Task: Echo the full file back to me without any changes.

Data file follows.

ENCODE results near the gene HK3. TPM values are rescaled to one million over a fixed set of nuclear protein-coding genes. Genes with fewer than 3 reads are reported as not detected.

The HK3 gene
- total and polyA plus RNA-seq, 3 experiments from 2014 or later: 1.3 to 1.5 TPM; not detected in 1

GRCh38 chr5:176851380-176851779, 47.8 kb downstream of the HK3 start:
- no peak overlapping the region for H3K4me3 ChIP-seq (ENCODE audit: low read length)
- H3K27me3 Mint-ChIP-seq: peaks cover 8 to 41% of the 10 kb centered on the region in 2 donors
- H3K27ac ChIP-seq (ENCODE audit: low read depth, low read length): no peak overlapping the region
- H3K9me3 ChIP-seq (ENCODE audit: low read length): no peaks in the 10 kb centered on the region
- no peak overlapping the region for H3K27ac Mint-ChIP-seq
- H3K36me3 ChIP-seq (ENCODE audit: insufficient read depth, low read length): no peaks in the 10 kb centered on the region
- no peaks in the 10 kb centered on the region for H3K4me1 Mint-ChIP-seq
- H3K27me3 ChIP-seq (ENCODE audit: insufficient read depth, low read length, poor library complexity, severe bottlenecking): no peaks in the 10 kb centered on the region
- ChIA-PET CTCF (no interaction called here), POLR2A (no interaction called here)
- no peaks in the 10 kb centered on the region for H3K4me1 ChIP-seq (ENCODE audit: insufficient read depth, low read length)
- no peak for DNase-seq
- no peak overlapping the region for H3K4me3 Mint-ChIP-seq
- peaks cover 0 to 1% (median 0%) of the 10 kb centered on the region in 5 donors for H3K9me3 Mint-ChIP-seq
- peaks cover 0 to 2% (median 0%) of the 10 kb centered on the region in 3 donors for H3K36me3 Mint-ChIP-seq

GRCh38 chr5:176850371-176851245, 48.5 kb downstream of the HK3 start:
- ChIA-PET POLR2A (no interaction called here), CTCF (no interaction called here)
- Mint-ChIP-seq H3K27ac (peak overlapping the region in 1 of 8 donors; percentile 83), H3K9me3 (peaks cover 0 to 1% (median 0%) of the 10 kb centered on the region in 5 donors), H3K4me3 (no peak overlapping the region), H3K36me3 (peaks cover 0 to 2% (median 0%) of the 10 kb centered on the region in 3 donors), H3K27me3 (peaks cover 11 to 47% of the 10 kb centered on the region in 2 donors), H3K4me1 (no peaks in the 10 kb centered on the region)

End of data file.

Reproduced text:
ENCODE results near the gene HK3. TPM values are rescaled to one million over a fixed set of nuclear protein-coding genes. Genes with fewer than 3 reads are reported as not detected.

The HK3 gene
- total and polyA plus RNA-seq, 3 experiments from 2014 or later: 1.3 to 1.5 TPM; not detected in 1

GRCh38 chr5:176851380-176851779, 47.8 kb downstream of the HK3 start:
- no peak overlapping the region for H3K4me3 ChIP-seq (ENCODE audit: low read length)
- H3K27me3 Mint-ChIP-seq: peaks cover 8 to 41% of the 10 kb centered on the region in 2 donors
- H3K27ac ChIP-seq (ENCODE audit: low read depth, low read length): no peak overlapping the region
- H3K9me3 ChIP-seq (ENCODE audit: low read length): no peaks in the 10 kb centered on the region
- no peak overlapping the region for H3K27ac Mint-ChIP-seq
- H3K36me3 ChIP-seq (ENCODE audit: insufficient read depth, low read length): no peaks in the 10 kb centered on the region
- no peaks in the 10 kb centered on the region for H3K4me1 Mint-ChIP-seq
- H3K27me3 ChIP-seq (ENCODE audit: insufficient read depth, low read length, poor library complexity, severe bottlenecking): no peaks in the 10 kb centered on the region
- ChIA-PET CTCF (no interaction called here), POLR2A (no interaction called here)
- no peaks in the 10 kb centered on the region for H3K4me1 ChIP-seq (ENCODE audit: insufficient read depth, low read length)
- no peak for DNase-seq
- no peak overlapping the region for H3K4me3 Mint-ChIP-seq
- peaks cover 0 to 1% (median 0%) of the 10 kb centered on the region in 5 donors for H3K9me3 Mint-ChIP-seq
- peaks cover 0 to 2% (median 0%) of the 10 kb centered on the region in 3 donors for H3K36me3 Mint-ChIP-seq

GRCh38 chr5:176850371-176851245, 48.5 kb downstream of the HK3 start:
- ChIA-PET POLR2A (no interaction called here), CTCF (no interaction called here)
- Mint-ChIP-seq H3K27ac (peak overlapping the region in 1 of 8 donors; percentile 83), H3K9me3 (peaks cover 0 to 1% (median 0%) of the 10 kb centered on the region in 5 donors), H3K4me3 (no peak overlapping the region), H3K36me3 (peaks cover 0 to 2% (median 0%) of the 10 kb centered on the region in 3 donors), H3K27me3 (peaks cover 11 to 47% of the 10 kb centered on the region in 2 donors), H3K4me1 (no peaks in the 10 kb centered on the region)